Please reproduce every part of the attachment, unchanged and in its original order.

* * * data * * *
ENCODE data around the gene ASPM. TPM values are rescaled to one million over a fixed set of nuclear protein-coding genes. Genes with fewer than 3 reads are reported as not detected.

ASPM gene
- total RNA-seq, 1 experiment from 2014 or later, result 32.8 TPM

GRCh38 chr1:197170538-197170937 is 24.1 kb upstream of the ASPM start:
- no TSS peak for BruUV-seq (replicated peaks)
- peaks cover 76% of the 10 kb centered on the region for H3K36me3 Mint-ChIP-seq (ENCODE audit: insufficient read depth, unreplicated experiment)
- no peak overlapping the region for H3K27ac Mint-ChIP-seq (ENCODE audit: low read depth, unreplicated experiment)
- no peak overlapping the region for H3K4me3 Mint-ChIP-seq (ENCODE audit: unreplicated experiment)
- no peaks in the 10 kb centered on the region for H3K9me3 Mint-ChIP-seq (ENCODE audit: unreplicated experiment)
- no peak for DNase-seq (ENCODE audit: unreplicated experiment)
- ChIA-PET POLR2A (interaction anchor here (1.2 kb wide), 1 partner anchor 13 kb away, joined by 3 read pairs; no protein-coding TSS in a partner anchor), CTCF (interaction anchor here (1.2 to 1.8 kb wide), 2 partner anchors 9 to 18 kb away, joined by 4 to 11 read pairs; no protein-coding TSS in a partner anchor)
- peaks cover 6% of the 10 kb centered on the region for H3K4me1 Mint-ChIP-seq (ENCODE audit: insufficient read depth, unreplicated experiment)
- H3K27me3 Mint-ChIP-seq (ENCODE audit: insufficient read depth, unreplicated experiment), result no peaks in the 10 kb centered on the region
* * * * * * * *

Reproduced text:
ENCODE data around the gene ASPM. TPM values are rescaled to one million over a fixed set of nuclear protein-coding genes. Genes with fewer than 3 reads are reported as not detected.

ASPM gene
- total RNA-seq, 1 experiment from 2014 or later, result 32.8 TPM

GRCh38 chr1:197170538-197170937 is 24.1 kb upstream of the ASPM start:
- no TSS peak for BruUV-seq (replicated peaks)
- peaks cover 76% of the 10 kb centered on the region for H3K36me3 Mint-ChIP-seq (ENCODE audit: insufficient read depth, unreplicated experiment)
- no peak overlapping the region for H3K27ac Mint-ChIP-seq (ENCODE audit: low read depth, unreplicated experiment)
- no peak overlapping the region for H3K4me3 Mint-ChIP-seq (ENCODE audit: unreplicated experiment)
- no peaks in the 10 kb centered on the region for H3K9me3 Mint-ChIP-seq (ENCODE audit: unreplicated experiment)
- no peak for DNase-seq (ENCODE audit: unreplicated experiment)
- ChIA-PET POLR2A (interaction anchor here (1.2 kb wide), 1 partner anchor 13 kb away, joined by 3 read pairs; no protein-coding TSS in a partner anchor), CTCF (interaction anchor here (1.2 to 1.8 kb wide), 2 partner anchors 9 to 18 kb away, joined by 4 to 11 read pairs; no protein-coding TSS in a partner anchor)
- peaks cover 6% of the 10 kb centered on the region for H3K4me1 Mint-ChIP-seq (ENCODE audit: insufficient read depth, unreplicated experiment)
- H3K27me3 Mint-ChIP-seq (ENCODE audit: insufficient read depth, unreplicated experiment), result no peaks in the 10 kb centered on the region